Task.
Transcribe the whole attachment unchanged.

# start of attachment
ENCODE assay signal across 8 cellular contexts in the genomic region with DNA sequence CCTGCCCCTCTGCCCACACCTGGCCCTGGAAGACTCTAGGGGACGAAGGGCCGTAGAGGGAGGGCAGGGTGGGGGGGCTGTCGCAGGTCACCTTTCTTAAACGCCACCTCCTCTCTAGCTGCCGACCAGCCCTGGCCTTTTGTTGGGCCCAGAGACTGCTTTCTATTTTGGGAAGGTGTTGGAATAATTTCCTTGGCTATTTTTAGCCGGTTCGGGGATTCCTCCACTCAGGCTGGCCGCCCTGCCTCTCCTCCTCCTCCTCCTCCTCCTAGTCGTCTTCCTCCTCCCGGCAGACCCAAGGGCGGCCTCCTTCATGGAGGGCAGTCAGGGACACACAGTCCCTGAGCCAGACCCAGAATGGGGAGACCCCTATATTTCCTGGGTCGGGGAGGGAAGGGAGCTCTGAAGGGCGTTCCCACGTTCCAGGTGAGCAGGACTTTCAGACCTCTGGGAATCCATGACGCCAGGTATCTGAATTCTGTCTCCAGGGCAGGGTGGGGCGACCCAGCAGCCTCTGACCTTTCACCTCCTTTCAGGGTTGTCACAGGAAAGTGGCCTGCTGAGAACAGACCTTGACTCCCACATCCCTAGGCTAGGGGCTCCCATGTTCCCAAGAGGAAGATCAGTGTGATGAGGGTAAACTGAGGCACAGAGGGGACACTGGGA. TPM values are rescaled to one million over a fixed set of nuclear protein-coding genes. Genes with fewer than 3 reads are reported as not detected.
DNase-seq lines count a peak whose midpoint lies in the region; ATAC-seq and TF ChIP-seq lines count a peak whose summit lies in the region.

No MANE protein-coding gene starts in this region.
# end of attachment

ENCODE assay signal across 8 cellular contexts in the genomic region with DNA sequence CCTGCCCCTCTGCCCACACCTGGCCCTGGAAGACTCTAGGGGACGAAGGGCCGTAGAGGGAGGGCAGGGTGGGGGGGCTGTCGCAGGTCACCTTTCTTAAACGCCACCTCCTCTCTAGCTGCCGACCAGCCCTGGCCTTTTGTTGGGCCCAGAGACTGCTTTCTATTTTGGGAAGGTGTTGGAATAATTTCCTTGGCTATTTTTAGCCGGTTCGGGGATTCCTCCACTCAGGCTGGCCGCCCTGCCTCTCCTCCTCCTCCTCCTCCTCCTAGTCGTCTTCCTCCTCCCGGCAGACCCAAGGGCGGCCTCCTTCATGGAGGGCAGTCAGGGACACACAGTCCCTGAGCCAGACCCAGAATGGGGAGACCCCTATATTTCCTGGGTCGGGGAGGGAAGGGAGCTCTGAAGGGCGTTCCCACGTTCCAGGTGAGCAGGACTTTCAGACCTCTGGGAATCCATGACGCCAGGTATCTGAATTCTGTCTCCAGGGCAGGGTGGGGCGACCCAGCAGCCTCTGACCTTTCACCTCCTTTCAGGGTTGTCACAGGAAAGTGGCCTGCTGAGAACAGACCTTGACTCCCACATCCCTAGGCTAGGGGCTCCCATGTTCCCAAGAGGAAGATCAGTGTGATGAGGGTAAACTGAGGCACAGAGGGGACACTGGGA. TPM values are rescaled to one million over a fixed set of nuclear protein-coding genes. Genes with fewer than 3 reads are reported as not detected.
DNase-seq lines count a peak whose midpoint lies in the region; ATAC-seq and TF ChIP-seq lines count a peak whose summit lies in the region.

No MANE protein-coding gene starts in this region.